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Learning Curve

Almodóvar goes to the head of the class with 'Bad Education'

By Sura Wood

SPANISH DIRECTOR Pedro Almodóvar has been called a fabulist and the last great humanist of cinema; he earned both titles with a canon of films that embraces the absurdity of the human condition and celebrate sexuality in all its permutations. In recent years, he has gradually moved from the farcical complexity of early romps such as Tie Me Up! Tie Me Down! and Women on the Verge of a Nervous Breakdown into darker territory. His latest, the semiautobiographical Bad Education, may be his most serious and commanding venture to date, which is not to say that he has ceased to be the high priest of transgressive love or lost his taste for the outrageous. An erotic tango of murder and intrigue, Bad Education is a love letter to film noir, with a throbbing score a la Bernard Herrmann and a nod to Hitchcock's Vertigo, especially that film's plunge into obsession and multiple—and mistaken—identity.

While at Catholic boarding school, 11-year-old Ignacio and Enrique fall in love. When the headmaster, Father Manolo (Daniel Giménez-Cacho), who is fixated on Ignacio and sexually abusing him, discovers the boys together, he expels the friend in a fit of jealousy. Flash-forward 16 years: Ignacio (Gael García Bernal), an out-of-work actor calling himself Ángel, turns up at the production office of Enrique (Fele Martínez), now a renowned filmmaker. Proffering a screenplay about their childhood experiences and Ignacio's fate—he became a drag queen and transsexual—Ignacio hopes the script will provide the breakthrough role to rocket him to stardom. At first, Enrique refuses to see him, sniping, "There's nothing less interesting than an actor looking for work," but he relents and decides to make the film. Meanwhile, Manolo, who shed his name and collar but not his hypocrisy, also shows up; a tangled web of sex, blackmail and murder ensues.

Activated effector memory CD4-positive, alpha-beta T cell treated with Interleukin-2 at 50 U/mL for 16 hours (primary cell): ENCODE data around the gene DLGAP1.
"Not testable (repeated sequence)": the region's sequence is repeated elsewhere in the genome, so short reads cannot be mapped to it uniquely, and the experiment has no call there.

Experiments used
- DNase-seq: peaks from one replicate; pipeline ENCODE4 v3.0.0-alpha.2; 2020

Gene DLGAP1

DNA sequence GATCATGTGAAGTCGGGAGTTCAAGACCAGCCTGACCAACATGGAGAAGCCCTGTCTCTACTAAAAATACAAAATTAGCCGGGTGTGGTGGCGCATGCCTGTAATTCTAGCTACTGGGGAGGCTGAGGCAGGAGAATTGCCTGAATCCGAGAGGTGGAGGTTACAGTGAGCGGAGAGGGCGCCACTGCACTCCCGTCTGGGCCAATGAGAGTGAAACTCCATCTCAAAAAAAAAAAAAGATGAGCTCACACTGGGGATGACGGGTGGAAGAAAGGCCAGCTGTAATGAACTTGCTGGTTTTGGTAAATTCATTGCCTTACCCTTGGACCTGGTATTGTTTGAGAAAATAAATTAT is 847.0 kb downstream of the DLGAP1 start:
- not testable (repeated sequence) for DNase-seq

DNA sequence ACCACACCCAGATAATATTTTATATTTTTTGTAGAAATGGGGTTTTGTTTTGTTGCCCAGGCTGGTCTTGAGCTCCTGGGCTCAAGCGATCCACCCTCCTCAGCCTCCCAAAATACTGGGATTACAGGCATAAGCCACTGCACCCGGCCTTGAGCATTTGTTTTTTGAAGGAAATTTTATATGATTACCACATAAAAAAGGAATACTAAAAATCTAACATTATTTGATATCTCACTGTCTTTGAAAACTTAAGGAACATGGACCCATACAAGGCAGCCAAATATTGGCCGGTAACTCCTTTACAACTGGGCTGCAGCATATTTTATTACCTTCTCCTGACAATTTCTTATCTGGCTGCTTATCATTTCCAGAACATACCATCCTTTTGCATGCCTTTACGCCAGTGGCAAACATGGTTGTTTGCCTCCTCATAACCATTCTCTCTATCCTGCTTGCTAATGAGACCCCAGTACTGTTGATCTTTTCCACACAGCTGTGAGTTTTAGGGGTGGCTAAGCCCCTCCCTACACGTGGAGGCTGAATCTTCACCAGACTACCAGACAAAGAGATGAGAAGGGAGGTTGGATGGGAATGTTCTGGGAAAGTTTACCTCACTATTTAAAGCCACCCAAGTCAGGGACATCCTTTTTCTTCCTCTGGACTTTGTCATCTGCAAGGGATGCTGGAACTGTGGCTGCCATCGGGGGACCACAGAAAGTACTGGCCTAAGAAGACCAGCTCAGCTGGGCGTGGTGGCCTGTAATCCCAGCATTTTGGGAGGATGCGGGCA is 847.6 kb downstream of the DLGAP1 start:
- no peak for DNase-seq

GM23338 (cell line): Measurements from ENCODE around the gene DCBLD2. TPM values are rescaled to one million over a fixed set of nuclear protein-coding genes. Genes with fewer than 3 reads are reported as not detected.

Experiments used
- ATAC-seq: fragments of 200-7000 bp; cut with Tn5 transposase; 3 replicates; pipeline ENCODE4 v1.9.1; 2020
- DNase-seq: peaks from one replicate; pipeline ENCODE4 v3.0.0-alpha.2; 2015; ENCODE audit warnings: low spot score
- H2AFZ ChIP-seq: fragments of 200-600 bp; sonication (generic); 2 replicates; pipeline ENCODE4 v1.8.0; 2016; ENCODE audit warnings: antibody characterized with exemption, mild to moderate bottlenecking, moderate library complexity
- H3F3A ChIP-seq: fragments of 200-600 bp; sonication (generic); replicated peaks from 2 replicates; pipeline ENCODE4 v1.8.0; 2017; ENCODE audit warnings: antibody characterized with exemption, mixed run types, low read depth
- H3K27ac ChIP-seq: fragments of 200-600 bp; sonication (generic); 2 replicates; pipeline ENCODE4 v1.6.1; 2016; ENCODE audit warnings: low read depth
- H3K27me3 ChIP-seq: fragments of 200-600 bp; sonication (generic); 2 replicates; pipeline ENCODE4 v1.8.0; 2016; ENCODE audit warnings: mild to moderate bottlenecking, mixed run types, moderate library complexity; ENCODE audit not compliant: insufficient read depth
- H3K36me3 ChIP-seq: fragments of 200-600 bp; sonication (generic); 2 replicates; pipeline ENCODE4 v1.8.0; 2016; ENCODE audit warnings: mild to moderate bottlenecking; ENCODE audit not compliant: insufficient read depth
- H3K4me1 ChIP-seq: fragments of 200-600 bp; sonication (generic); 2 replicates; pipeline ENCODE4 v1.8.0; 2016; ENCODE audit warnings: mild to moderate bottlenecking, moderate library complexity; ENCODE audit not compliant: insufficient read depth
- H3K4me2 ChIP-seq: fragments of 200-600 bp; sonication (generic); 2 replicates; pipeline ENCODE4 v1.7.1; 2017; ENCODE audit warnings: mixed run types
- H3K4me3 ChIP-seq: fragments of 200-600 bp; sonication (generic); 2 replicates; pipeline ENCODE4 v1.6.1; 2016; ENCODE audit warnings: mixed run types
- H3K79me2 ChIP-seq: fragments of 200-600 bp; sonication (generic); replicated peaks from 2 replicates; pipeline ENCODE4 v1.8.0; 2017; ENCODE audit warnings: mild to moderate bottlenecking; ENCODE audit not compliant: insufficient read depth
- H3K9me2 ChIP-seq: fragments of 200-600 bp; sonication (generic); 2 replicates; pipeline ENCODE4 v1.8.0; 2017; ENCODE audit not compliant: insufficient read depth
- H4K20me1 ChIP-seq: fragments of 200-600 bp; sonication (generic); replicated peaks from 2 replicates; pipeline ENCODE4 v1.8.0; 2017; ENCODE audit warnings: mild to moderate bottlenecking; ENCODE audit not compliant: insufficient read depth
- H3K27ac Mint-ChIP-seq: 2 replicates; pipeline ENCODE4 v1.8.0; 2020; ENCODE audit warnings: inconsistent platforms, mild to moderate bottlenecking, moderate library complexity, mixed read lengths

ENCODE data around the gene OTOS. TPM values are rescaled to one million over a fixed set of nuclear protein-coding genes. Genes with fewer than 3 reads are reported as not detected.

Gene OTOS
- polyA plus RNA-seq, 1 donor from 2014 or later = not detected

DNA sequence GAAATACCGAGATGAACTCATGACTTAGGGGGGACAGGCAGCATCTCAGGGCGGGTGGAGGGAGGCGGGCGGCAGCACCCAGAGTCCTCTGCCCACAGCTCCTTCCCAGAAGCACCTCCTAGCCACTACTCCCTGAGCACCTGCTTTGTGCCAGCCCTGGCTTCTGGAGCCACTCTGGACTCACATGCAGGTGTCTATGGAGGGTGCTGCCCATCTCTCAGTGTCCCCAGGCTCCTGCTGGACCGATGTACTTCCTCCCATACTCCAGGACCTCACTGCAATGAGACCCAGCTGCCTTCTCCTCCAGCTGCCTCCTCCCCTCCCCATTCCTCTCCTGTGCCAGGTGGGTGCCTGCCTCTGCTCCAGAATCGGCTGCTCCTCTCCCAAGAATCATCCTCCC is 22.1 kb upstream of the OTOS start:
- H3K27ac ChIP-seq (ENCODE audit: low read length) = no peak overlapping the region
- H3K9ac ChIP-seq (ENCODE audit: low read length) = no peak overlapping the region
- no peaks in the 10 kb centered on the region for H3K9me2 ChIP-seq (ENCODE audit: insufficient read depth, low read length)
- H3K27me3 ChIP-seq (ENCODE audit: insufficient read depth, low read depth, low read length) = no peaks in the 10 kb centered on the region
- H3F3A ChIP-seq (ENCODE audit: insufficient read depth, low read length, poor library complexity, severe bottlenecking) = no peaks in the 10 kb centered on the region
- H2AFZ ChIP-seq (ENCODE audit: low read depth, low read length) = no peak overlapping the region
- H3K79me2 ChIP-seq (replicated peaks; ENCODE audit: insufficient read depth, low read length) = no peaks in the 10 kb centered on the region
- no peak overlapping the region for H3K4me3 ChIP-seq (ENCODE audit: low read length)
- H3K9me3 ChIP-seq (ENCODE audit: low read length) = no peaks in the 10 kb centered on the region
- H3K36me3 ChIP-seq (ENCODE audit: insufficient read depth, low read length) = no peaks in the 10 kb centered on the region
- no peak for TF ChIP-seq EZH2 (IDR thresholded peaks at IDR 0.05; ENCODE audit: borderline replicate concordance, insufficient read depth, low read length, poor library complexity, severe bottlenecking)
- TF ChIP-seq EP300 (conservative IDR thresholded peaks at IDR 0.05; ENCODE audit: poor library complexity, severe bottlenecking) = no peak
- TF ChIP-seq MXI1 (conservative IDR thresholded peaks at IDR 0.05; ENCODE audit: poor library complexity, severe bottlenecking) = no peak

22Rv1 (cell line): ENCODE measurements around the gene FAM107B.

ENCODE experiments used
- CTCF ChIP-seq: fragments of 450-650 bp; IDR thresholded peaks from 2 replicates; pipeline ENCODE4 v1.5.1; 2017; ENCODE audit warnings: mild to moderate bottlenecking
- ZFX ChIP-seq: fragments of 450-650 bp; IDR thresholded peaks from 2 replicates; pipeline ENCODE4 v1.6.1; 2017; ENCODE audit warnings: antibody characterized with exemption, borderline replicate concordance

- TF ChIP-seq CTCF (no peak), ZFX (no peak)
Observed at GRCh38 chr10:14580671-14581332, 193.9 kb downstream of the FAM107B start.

Of course, this is a noir universe where nothing is what it seems and no one is quite who he—or she?—claims to be, including the tempestuous femme fatale. Decked out in a fetching miniskirt, black stockings and sky-high heels, Bernal, with his sensual mouth and wide-eyed, luminous beauty, is a convincing seductress. And guess what? He has great legs. Who knew? Bernal, whose parents are actors, is a natural in front of the camera. Here, juggling three roles, he excels as chameleon and manipulator.

Almodóvar, who never loses control of the intricate plot, manages to weave in a movie-within-a-movie conceit and take a few shots at the film industry while he's at it. Bad Education is splendid to look at, from the opening credits—torn movie posters and ripped news clippings that mirror the skewed personalities that inhabit the plot—to the tropical palette of oranges, reds and blues that belies the twisted, subterranean motives of the characters. The film's epilogue announces that Ángel, like Bernal, becomes a heartthrob and that Enrique continues to make films with the same grand passion. The latter can also be said of Almodóvar.


Bad Education (Unrated; 109 min.), directed and written by Pedro Almodóvar, phtographed by José Luis Alcaine and starring Gael García Bernal and Fele Martínez, plays at selected theaters.


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From the December 22-28, 2004 issue of Metro, Silicon Valley's Weekly Newspaper.

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